Nike Inc. Earnings: Will Fears of Weaker Growth Come True?
On Thursday, Nike will release its quarterly report, and investors have become nervous about the athletic-apparel giant's ability to keep growing as fast as it did in the past. Even with key events like the World Cup to help drive future results, Nike faces tough competition from Under Armour and Adidas on multiple fronts, and other up-and-coming retail specialists have seen the strategy of carving out niches in the athletic space as a way to succeed even against Nike's past dominance.
For decades, Nike has built itself into a colossus of athletic prowess, with its omnipresent brand penetrating every major sport and plenty of less well-known ones as well. But having fought hard to attain supremacy in the space, Nike now has to fight even harder to keep it, as a new generation of athletes has turned to Under Armour and other newer participants in the space to come up with more innovative products that appeal more to a younger demographic. Can Nike keep growing fast enough to satisfy shareholders? Let's take an early look at what's been happening with Nike over the past quarter and what we're likely to see in its report.
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Can Nike earnings win the race?
In recent months, investors have largely held steady in their views on Nike earnings, cutting next fiscal year's estimates by just a single penny per share. The stock remains at almost exactly the same level at which it traded in late March, having bounced back from disappointment early in the quarter.
Much of that disappointment came when Nike announced its February-quarter earnings. The quarter's actual results were reasonably good, with revenue climbing by 13%, and earnings per share posting 4% growth that came in better than most investors had expected. But despite strong growth in North America and Europe, emerging-market results weren't as impressive, especially because of currency-related issues. Even more importantly, Nike reined in its revenue forecasts, and poor signs of future activity in China raised bigger concerns about how well the company can take advantage of the huge potential market there.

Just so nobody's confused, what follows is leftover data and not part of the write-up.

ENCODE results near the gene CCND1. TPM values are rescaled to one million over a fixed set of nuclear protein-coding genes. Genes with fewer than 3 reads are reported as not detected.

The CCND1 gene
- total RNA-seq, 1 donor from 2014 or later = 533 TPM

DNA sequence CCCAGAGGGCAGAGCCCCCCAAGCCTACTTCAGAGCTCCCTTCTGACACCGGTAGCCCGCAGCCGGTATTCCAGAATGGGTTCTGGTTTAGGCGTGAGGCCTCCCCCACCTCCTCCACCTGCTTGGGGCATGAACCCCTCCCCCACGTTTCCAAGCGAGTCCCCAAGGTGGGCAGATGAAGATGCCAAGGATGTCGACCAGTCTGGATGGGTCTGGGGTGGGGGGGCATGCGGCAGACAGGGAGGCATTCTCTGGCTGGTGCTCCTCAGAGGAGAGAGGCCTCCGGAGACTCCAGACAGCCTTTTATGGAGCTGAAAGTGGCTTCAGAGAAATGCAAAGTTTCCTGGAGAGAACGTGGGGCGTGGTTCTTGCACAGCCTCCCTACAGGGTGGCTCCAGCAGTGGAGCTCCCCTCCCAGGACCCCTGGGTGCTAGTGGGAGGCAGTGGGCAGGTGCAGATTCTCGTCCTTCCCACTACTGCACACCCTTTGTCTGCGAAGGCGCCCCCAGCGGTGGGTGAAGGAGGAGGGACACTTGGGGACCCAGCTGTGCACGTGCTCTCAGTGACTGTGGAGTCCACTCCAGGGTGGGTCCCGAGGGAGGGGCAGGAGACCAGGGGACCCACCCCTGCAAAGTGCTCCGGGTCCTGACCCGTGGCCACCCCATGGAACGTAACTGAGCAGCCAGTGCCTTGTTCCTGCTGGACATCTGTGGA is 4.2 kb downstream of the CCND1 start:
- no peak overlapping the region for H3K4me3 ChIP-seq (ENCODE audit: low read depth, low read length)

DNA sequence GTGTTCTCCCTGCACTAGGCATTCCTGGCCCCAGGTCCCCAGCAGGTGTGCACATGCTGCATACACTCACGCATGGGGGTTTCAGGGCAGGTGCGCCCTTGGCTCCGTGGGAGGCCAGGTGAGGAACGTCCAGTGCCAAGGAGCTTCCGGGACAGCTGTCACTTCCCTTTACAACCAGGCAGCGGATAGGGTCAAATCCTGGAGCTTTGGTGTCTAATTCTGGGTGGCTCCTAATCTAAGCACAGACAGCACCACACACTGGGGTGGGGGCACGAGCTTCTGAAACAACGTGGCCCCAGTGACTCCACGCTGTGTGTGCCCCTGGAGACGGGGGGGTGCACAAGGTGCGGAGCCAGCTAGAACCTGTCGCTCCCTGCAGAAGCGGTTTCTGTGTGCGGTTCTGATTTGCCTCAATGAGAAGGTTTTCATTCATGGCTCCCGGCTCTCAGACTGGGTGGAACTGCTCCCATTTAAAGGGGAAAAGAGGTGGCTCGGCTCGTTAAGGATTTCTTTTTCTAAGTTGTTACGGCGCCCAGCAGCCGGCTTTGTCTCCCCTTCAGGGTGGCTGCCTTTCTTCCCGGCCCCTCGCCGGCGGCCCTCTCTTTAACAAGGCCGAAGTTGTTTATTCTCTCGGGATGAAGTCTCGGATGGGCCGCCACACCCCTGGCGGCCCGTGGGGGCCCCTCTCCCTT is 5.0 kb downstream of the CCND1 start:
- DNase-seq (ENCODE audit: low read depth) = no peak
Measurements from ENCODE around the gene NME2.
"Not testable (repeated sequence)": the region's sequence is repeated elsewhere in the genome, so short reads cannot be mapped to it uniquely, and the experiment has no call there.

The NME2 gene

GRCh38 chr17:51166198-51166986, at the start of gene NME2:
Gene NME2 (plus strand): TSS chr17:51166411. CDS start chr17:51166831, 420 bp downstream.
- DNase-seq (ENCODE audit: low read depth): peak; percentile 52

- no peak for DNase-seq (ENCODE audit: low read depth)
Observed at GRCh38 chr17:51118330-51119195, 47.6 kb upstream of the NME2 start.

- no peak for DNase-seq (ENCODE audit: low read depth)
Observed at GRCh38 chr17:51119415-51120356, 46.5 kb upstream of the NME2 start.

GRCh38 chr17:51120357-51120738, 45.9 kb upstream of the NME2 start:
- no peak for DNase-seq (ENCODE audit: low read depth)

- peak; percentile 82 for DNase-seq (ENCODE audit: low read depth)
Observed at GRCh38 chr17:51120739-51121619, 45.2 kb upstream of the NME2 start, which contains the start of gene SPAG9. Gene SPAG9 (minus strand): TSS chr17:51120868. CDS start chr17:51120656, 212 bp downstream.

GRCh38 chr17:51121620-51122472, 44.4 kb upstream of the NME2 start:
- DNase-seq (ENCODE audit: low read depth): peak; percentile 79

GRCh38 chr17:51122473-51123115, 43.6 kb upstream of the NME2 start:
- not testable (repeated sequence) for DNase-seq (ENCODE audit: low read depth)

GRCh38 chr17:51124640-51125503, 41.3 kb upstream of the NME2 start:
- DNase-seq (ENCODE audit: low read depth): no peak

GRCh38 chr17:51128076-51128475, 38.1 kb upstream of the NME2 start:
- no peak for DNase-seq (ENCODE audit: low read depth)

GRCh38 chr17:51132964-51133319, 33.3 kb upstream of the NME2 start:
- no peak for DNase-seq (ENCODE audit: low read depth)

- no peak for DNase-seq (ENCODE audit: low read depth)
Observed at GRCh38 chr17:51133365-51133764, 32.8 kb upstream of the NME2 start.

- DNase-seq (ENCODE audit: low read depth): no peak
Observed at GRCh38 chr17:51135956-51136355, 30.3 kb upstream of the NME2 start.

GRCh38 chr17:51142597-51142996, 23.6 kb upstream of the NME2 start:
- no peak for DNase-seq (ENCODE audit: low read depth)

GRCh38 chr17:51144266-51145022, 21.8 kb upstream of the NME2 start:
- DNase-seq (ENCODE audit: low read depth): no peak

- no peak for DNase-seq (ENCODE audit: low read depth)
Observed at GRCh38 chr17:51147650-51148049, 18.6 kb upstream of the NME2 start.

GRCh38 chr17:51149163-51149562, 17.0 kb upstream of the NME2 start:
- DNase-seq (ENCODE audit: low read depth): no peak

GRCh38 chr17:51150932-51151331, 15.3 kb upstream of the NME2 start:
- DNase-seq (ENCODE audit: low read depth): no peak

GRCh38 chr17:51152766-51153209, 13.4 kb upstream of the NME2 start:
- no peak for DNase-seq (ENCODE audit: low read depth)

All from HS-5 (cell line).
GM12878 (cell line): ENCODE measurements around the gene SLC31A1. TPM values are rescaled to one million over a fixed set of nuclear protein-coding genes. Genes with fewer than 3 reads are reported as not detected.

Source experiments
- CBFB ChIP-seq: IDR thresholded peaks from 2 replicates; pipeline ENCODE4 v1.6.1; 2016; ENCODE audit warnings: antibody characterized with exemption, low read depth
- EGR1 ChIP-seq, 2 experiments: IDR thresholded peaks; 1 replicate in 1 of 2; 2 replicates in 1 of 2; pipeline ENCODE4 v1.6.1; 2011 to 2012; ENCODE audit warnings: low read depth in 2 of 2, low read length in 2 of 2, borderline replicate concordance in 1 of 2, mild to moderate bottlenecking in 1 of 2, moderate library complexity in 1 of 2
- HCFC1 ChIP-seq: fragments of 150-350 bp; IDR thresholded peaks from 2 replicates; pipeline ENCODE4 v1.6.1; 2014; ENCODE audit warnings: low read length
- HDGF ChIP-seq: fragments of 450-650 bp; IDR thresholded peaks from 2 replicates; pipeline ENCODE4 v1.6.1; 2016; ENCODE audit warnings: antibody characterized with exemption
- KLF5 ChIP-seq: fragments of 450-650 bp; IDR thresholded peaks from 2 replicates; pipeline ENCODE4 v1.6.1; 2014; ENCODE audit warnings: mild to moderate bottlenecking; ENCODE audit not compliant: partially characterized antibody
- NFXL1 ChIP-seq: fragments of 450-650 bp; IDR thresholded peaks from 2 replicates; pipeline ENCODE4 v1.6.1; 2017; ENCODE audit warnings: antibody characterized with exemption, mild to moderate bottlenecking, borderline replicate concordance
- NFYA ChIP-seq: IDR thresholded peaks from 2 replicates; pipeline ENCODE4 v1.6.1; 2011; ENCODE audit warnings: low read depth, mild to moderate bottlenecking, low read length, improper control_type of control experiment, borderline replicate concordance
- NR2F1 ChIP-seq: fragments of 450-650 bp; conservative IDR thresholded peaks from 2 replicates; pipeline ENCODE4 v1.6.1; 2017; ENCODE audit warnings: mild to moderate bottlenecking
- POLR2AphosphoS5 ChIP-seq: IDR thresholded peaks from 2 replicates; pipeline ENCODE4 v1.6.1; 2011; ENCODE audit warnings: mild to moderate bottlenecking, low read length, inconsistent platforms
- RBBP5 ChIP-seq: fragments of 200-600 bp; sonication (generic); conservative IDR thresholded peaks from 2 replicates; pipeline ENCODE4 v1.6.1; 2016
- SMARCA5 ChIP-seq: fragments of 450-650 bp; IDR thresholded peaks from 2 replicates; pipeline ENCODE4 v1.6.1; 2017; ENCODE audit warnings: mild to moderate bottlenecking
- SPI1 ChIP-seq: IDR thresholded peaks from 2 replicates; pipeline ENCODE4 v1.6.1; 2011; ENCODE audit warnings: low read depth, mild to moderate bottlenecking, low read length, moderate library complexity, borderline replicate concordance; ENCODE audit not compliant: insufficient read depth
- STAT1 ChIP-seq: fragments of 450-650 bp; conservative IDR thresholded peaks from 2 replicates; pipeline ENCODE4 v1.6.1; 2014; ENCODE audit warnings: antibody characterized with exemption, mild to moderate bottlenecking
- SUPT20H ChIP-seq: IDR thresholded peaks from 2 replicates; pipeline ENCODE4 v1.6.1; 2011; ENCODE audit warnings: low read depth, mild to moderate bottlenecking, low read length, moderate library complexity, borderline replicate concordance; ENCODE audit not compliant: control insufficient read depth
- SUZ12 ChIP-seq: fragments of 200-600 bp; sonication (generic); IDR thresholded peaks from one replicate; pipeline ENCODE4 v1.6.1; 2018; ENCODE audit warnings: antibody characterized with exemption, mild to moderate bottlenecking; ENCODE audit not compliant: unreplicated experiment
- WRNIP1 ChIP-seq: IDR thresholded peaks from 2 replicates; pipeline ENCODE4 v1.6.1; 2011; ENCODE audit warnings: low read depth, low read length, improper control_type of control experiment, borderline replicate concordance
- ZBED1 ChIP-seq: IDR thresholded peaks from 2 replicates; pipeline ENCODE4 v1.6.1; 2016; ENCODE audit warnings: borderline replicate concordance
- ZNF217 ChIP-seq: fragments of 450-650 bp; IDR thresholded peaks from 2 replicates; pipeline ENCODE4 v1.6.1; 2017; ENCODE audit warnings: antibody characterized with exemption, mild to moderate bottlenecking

Slowing growth wouldn't necessarily be such a big problem for Nike if its competitors were suffering from the same problems. For its part, Adidas has talked about its risk from the situation in Ukraine as potentially holding back sales in Russia, even though the company has put together growth of more than 30% annually in revenue over the past five years. Under Armour has also been able to post much faster growth rates than Nike, using its agility to go after the most lucrative segments of the broader athletic market and making a name for itself as an alternative to Nike domestically.
Still, Nike's overall strategy has raised some confusion. In April, many investors interpreted layoffs in its FuelBand division as a signal that Nike was killing off the ground-breaking wearable technology entirely. Yet this month, Nike released an Android app for the device, suggesting that it's still committed at least to some extent to the FuelBand rather than ceding the space to Apple and other potential makers of more potent wearable computing gear.
One thing is sure, though: Nike will keep seeking out top talent to endorse its products. Last month, reports surfaced that the company is talking with the English Premier League soccer teamManchester United to create a sponsorship deal. Given the high profile of Man U, a Nike deal could be yet another way the company gets its claws into a game that Adidas has traditionally ruled.
In the Nike earnings report, watch to see how the run-up to the World Cup affects the company's overall net income. Even if the stock takes a short-term hit, long-term investors should take a close look to see if Nike shares make even more sense after Thursday's report.
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The article Nike Inc. Earnings: Will Fears of Weaker Growth Come True? originally appeared on Fool.com.Dan Caplinger owns shares of Apple. The Motley Fool recommends and owns shares of Nike, Apple, and Under Armour. Try any of our Foolish newsletter services free for 30 days. We Fools don't all hold the same opinions, but we all believe that considering a diverse range of insights makes us better investors. The Motley Fool has a disclosure policy.
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